Monday, March 23, 2015

Fifth Sunday In Lent (B) 2015

+ In nomine Patris et Filii et Spiritus Sancti + Amen.

Text: John 12:21
Theme: Consulting the Source

Dear friends in Christ Jesus,

“Go to the source.” Have you ever given or received that advice? If you have, it’s good advice. It’s biblical advice. It’s the best way to find out the truth. Second-hand information is only as reliable as the messenger and people can be very unreliable. Strained relationships are especially vulnerable to hearsay. When speculation and uncertainty, gossip and even slander threaten to cause undo harm or needless offence we are wise to get our information from the source. Often it doesn’t happen because of fear. Sometimes it seems to require too much effort. Not infrequently we may even be avoiding the truth. But truth is the only stable foundation.

Perhaps that was the motivation today for the Greeks who sought an audience with Christ? How important were these Greeks? Did they have some vested interest in finding out who Jesus was? They were obviously God-fearers, for they had come to worship at the Passover feast. Many times the crowds were pressing on Jesus and undoubtedly often demanded a hearing from Him. What made them different? The circumstances, though intriguing, are not essential. We’re not even told if Jesus actually met with them. Christ’s response is what is significant. It was an opportunity to reveal the source.

And what does He reveal? His impending death! And furthermore the Father from heaven speaks and validates His Son. Could there be a more foolish way to institute a kingdom than to die a humiliating death? Is this not the kind of “wisdom” that would have been ridiculed by the Greeks? Imagine the mental and spiritual strain Christ endured when facing the cross. In the Garden of Gethsemane “His sweat was like drops of blood falling to the ground.”1 Today He says, “Now My heart is troubled, and what shall I say? ‘Father, save Me from this hour’? No, it was for this very reason I came to this hour. Father, glorify your name!”2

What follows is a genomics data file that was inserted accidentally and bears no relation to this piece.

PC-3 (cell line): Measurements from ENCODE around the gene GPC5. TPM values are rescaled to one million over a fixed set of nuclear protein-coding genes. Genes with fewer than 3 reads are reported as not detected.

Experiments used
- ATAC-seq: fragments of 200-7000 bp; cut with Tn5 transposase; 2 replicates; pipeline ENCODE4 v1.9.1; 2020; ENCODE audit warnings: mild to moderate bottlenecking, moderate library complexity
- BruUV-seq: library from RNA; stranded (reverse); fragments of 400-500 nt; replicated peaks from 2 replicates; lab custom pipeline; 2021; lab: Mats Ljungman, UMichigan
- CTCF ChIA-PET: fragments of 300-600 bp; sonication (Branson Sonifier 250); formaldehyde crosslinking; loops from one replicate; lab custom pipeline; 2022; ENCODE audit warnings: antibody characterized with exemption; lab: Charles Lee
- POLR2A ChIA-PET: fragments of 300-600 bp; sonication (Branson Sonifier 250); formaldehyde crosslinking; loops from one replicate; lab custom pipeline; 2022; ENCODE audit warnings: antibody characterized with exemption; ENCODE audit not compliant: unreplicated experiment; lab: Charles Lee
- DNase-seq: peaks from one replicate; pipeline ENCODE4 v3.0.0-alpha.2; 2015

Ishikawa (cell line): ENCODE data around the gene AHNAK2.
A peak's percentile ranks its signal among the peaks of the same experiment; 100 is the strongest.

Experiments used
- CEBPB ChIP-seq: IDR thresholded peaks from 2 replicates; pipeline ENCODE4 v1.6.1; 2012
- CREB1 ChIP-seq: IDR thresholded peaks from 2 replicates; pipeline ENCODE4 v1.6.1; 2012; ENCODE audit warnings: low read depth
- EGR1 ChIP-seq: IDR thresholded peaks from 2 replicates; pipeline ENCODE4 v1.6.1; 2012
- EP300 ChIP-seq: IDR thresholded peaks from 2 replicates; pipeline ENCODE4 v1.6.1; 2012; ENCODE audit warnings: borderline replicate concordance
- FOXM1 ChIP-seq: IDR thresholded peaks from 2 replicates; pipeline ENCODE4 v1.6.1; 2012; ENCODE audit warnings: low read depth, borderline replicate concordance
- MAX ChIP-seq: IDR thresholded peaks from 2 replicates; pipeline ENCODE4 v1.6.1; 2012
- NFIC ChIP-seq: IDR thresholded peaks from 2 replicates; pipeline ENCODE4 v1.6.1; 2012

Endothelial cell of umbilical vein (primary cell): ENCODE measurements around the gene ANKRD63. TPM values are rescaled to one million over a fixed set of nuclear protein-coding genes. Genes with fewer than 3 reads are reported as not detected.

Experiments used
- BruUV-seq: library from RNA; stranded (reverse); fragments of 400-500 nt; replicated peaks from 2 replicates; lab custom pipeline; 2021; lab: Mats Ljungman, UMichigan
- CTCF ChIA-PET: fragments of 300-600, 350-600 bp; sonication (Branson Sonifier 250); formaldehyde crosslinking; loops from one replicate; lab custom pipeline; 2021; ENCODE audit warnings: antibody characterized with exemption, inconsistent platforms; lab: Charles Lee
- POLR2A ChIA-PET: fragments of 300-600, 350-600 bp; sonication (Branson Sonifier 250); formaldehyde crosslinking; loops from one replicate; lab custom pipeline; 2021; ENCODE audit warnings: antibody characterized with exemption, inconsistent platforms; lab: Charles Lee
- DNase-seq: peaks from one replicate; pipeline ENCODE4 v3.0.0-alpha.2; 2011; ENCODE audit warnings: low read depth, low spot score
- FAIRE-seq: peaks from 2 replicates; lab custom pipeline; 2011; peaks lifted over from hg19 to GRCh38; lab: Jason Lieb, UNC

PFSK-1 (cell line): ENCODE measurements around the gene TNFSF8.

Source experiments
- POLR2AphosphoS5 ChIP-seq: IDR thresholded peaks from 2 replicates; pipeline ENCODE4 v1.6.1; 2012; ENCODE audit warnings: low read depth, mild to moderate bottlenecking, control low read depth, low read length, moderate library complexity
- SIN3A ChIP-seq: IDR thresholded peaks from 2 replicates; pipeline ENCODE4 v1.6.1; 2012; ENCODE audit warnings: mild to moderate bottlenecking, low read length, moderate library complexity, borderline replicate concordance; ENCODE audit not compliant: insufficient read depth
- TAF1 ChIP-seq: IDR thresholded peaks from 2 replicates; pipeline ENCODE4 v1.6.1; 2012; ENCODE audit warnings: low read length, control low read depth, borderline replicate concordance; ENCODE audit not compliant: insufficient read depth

Remember, dear friends, the Holy Spirit makes no effort to convince you of the logic of Jesus’ death. His goal is to teach you, that in spite of all the intellectual capacity you can muster to rationalize this event, that though contrary to your most refined sensibilities and counter to your innate sense of justice, the bloody sacrifice of this Man, who alone is God, was necessary to reconcile you to the Father. It was absolutely essential to rescue you from the power of sin and dominion of Satan. It was indispensable to prevent you from being consigned to the outer darkness where this is nothing but weeping and gnashing of teeth.

Sacrificial death and glorious resurrection of Jesus are the only source of true joy and hope. Repentance has the death of Christ as both its source and its goal. Everything else in which you put your trust in is idolatry. Consider the true nature of sin. Facing our transgressions of God’s will and being held accountable is not matter of tidying up a spiritual balance sheet, keeping up a good outward image, or refraining from blatant sins such as theft, deceit, adultery, or greed. The core problem is that our natural inclinations are deeply offensive to God, hopelessly self-centred, and damaging to the well-being of others.